I just had a sorta-crazy idea. A lot of time has been spend trying to “dial in” the delay so it’s “just right”… but we know that’s impossible without a FR pin… and some games have done well just picking a static timer value and running with it (and accepting some flicker).
I wonder what it would look like if dialed it in but then ran with a random timer offset… so if the “perfect” value was say 16ms… then you render between 15.75 and 16.26ms, randomly… or non-randomly in some repeating pattern… I wonder if that would produce a “nicer” flicker pattern.
Instead of the “scan line” flying by (quickly or slowly) this would have the effect of randomizing it’s appearance - for better or worse.
I think I made a suggestion to this effect, but my solution was to allow the user to fiddle with the vsync until they were happy with it. Randomizing it would theoretically give a better “perception” of the tear, I think. Give it a try and let us know!
Probably won’t find the time, but if someone else did I’d be happy to review the code and help think about if it was actually doing what they thought it was or not.
Yeah, the idea is you’d still let them “fiddle” but once you got it tuned in you’d switch to “exactly what you tuned +/- random offset” mode.
It might not really look that different from “slightly off tuned” (which is how Sensitive looked to me).
It seems Thumby users have come up with a (better?) method to keep the SSD1306 in sync. Technical details are interesting…
The Thumby uses the SSD1306 display driver chip. According to some people in the Arduboy community, some versions of this chip have a “hidden pin” called FR, that allows for perfect synchronisation.
We have reached the stage where the Arduboy forum is citing a Thumby project that cites the Arduboy forum. The circle is complete!
I do not believe the technique used by Thumby is applicable to the Arduboy (an explanation follows), nevertheless I am thinking of trying it to confirm.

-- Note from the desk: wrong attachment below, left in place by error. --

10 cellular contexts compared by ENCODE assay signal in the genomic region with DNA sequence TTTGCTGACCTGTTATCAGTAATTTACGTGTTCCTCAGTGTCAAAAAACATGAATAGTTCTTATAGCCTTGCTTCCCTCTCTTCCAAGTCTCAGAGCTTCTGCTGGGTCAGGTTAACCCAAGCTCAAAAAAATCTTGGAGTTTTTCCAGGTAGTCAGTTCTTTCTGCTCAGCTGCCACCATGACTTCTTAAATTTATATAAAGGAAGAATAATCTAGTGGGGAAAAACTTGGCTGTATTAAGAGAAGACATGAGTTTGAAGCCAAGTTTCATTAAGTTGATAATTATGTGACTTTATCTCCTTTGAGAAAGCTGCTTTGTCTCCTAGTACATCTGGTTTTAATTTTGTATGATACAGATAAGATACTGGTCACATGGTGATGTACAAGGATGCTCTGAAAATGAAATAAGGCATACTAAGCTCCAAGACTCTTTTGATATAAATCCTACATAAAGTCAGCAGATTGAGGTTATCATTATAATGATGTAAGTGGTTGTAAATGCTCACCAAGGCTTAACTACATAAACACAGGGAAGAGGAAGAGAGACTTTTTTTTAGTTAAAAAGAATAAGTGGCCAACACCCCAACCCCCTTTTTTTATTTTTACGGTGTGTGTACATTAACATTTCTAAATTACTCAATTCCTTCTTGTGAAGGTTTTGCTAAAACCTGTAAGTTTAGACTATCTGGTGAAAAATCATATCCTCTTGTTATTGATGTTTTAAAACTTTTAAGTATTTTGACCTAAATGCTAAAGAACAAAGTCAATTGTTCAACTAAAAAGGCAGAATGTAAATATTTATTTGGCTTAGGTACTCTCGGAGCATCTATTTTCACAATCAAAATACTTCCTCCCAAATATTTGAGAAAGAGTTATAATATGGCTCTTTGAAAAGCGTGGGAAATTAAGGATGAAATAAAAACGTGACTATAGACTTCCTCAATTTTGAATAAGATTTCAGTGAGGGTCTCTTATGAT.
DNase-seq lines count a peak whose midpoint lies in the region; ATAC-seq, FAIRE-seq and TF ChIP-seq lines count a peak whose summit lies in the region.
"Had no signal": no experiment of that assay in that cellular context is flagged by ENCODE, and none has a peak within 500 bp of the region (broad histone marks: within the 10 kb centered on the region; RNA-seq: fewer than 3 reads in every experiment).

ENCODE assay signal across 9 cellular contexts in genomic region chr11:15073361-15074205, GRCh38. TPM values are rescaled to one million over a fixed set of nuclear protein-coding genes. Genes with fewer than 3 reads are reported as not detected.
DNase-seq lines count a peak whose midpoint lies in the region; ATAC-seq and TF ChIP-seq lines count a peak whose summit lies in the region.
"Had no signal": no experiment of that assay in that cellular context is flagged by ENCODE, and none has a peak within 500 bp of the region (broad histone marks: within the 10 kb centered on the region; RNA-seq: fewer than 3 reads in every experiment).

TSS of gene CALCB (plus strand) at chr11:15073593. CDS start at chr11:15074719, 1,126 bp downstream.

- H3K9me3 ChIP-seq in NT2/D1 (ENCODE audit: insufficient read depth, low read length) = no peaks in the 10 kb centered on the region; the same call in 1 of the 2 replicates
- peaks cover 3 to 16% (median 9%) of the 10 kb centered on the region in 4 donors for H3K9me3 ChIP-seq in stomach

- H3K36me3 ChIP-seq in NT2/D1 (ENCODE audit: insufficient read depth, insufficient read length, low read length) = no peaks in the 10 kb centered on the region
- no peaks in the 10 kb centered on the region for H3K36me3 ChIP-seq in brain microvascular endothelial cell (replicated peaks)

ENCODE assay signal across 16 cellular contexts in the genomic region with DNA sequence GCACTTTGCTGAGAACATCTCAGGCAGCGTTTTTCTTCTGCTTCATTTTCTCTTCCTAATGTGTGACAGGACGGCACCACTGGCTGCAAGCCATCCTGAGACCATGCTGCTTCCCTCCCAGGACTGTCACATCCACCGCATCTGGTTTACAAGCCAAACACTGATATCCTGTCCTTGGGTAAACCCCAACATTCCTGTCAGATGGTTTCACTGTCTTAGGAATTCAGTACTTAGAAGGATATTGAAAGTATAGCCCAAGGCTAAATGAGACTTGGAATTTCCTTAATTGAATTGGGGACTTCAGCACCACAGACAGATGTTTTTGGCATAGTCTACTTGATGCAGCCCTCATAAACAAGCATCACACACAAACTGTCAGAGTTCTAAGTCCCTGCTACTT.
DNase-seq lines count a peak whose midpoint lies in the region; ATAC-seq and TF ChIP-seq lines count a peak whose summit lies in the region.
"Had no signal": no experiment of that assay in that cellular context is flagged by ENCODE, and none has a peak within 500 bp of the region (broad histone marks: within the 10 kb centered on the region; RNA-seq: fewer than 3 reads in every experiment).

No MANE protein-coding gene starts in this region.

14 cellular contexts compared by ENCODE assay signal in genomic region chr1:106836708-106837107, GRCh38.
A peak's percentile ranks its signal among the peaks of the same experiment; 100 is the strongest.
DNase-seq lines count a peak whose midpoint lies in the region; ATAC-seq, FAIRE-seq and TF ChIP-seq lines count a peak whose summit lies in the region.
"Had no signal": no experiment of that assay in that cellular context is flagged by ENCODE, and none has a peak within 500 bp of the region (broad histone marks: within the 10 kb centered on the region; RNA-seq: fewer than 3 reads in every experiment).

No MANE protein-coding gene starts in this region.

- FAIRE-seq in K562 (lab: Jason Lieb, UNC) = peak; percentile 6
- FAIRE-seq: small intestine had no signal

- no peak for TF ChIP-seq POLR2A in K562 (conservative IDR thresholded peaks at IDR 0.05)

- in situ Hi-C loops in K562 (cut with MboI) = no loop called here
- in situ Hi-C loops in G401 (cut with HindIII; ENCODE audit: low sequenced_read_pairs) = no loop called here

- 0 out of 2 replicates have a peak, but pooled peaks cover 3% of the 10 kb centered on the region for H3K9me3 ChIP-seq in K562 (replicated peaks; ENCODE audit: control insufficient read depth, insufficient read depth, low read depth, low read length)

The technique relies on setting up unused (off-screen) lines above and below the on-screen lines. This is possible on Thumby because only 40 of the 64 lines are used while the Arduboy uses all 64 lines. So I would expect the Arduboy to:
- End up with a mostly solid always-on first line (or last line, if the controller is setup to refresh bottom-up instead of top-down). This happens because the line used to lock and sync the refresh is visible on the Arduboy.
- Maybe show more flickering than Thumby at the top or bottom of the screen. This may happen because the command used to “lock” the refresh line and re-sync has to happen in a much narrower time-window on the Arduboy. i.e. during T(front porch) + T(back porch) instead of T(front porch) + T(back porch) + T(offscreen lines).
EDIT: On second thoughts brightness (or contrast) could be set to zero while locking the scanline or the vertical timing settings could be updated so that the locked line is in a region where the controller doesn’t allow it to drive the display. So many things to try …
They seemed to dig deep into the control codes… hopefully there’s something of value there? Their source code is well commented.
No dice. I am not 100% done with testing but I can confirm the appearence of (the expected) artifacts on screen. One of the artifacts presents itself as a very bright bottom row on the display which can likely damage that specific row of OLEDs. This approach (on the Arduboy’s full size screen) is IMO worse than the existing solutions, both visually and in terms of CPU usage.
@dxb Picking your brain here because you understand this method much better than I: